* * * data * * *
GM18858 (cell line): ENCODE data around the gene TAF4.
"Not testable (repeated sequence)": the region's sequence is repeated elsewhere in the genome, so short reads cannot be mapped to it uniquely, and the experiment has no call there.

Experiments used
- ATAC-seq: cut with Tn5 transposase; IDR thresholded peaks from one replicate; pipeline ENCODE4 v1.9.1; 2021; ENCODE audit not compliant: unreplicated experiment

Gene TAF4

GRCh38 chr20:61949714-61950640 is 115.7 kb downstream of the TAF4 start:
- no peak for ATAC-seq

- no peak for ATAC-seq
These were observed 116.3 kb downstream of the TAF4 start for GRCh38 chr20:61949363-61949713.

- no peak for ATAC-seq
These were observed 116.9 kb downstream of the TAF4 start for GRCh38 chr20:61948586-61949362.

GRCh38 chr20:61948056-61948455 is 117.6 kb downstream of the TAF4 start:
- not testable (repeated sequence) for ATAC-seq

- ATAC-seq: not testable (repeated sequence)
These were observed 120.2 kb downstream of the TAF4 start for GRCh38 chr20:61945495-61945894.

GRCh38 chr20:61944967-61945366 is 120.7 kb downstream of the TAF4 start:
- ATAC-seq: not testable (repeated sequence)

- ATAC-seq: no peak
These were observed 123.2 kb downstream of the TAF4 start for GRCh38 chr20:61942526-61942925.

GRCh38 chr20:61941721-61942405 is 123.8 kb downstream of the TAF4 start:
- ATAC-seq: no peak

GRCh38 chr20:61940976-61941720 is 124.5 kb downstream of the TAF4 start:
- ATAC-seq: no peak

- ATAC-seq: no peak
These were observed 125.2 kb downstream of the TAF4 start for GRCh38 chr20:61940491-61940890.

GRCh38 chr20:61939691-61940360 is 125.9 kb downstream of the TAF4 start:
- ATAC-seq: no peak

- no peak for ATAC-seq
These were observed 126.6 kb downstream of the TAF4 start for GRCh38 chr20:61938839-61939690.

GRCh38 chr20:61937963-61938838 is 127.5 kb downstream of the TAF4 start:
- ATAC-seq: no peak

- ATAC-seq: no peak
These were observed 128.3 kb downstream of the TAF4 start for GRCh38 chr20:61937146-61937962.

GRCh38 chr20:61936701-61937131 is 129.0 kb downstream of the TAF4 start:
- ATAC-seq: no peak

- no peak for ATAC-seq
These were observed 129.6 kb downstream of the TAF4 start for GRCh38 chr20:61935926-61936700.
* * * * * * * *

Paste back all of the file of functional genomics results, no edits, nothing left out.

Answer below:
GM18858 (cell line): ENCODE data around the gene TAF4.
"Not testable (repeated sequence)": the region's sequence is repeated elsewhere in the genome, so short reads cannot be mapped to it uniquely, and the experiment has no call there.

Experiments used
- ATAC-seq: cut with Tn5 transposase; IDR thresholded peaks from one replicate; pipeline ENCODE4 v1.9.1; 2021; ENCODE audit not compliant: unreplicated experiment

Gene TAF4

GRCh38 chr20:61949714-61950640 is 115.7 kb downstream of the TAF4 start:
- no peak for ATAC-seq

- no peak for ATAC-seq
These were observed 116.3 kb downstream of the TAF4 start for GRCh38 chr20:61949363-61949713.

- no peak for ATAC-seq
These were observed 116.9 kb downstream of the TAF4 start for GRCh38 chr20:61948586-61949362.

GRCh38 chr20:61948056-61948455 is 117.6 kb downstream of the TAF4 start:
- not testable (repeated sequence) for ATAC-seq

- ATAC-seq: not testable (repeated sequence)
These were observed 120.2 kb downstream of the TAF4 start for GRCh38 chr20:61945495-61945894.

GRCh38 chr20:61944967-61945366 is 120.7 kb downstream of the TAF4 start:
- ATAC-seq: not testable (repeated sequence)

- ATAC-seq: no peak
These were observed 123.2 kb downstream of the TAF4 start for GRCh38 chr20:61942526-61942925.

GRCh38 chr20:61941721-61942405 is 123.8 kb downstream of the TAF4 start:
- ATAC-seq: no peak

GRCh38 chr20:61940976-61941720 is 124.5 kb downstream of the TAF4 start:
- ATAC-seq: no peak

- ATAC-seq: no peak
These were observed 125.2 kb downstream of the TAF4 start for GRCh38 chr20:61940491-61940890.

GRCh38 chr20:61939691-61940360 is 125.9 kb downstream of the TAF4 start:
- ATAC-seq: no peak

- no peak for ATAC-seq
These were observed 126.6 kb downstream of the TAF4 start for GRCh38 chr20:61938839-61939690.

GRCh38 chr20:61937963-61938838 is 127.5 kb downstream of the TAF4 start:
- ATAC-seq: no peak

- ATAC-seq: no peak
These were observed 128.3 kb downstream of the TAF4 start for GRCh38 chr20:61937146-61937962.

GRCh38 chr20:61936701-61937131 is 129.0 kb downstream of the TAF4 start:
- ATAC-seq: no peak

- no peak for ATAC-seq
These were observed 129.6 kb downstream of the TAF4 start for GRCh38 chr20:61935926-61936700.